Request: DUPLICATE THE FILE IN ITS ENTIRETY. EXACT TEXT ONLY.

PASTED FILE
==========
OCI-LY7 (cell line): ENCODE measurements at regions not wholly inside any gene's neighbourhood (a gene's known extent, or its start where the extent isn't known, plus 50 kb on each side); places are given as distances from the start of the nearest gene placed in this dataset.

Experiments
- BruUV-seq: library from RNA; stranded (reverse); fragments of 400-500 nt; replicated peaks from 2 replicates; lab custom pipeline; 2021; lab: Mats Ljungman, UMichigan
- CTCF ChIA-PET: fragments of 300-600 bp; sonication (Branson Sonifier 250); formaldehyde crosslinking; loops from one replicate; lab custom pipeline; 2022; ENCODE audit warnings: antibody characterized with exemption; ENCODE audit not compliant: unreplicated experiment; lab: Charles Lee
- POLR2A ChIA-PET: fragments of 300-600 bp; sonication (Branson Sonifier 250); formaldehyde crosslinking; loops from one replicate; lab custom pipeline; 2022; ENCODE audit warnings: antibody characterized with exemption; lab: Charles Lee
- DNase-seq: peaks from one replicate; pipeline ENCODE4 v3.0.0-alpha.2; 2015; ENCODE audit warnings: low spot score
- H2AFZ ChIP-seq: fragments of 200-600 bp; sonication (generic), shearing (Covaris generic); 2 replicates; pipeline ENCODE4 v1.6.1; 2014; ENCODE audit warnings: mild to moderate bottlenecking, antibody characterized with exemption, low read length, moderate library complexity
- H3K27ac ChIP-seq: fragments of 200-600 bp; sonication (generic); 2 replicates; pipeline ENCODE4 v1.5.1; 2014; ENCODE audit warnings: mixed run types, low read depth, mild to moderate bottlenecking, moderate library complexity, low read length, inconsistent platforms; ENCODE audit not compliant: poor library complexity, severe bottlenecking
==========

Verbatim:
OCI-LY7 (cell line): ENCODE measurements at regions not wholly inside any gene's neighbourhood (a gene's known extent, or its start where the extent isn't known, plus 50 kb on each side); places are given as distances from the start of the nearest gene placed in this dataset.

Experiments
- BruUV-seq: library from RNA; stranded (reverse); fragments of 400-500 nt; replicated peaks from 2 replicates; lab custom pipeline; 2021; lab: Mats Ljungman, UMichigan
- CTCF ChIA-PET: fragments of 300-600 bp; sonication (Branson Sonifier 250); formaldehyde crosslinking; loops from one replicate; lab custom pipeline; 2022; ENCODE audit warnings: antibody characterized with exemption; ENCODE audit not compliant: unreplicated experiment; lab: Charles Lee
- POLR2A ChIA-PET: fragments of 300-600 bp; sonication (Branson Sonifier 250); formaldehyde crosslinking; loops from one replicate; lab custom pipeline; 2022; ENCODE audit warnings: antibody characterized with exemption; lab: Charles Lee
- DNase-seq: peaks from one replicate; pipeline ENCODE4 v3.0.0-alpha.2; 2015; ENCODE audit warnings: low spot score
- H2AFZ ChIP-seq: fragments of 200-600 bp; sonication (generic), shearing (Covaris generic); 2 replicates; pipeline ENCODE4 v1.6.1; 2014; ENCODE audit warnings: mild to moderate bottlenecking, antibody characterized with exemption, low read length, moderate library complexity
- H3K27ac ChIP-seq: fragments of 200-600 bp; sonication (generic); 2 replicates; pipeline ENCODE4 v1.5.1; 2014; ENCODE audit warnings: mixed run types, low read depth, mild to moderate bottlenecking, moderate library complexity, low read length, inconsistent platforms; ENCODE audit not compliant: poor library complexity, severe bottlenecking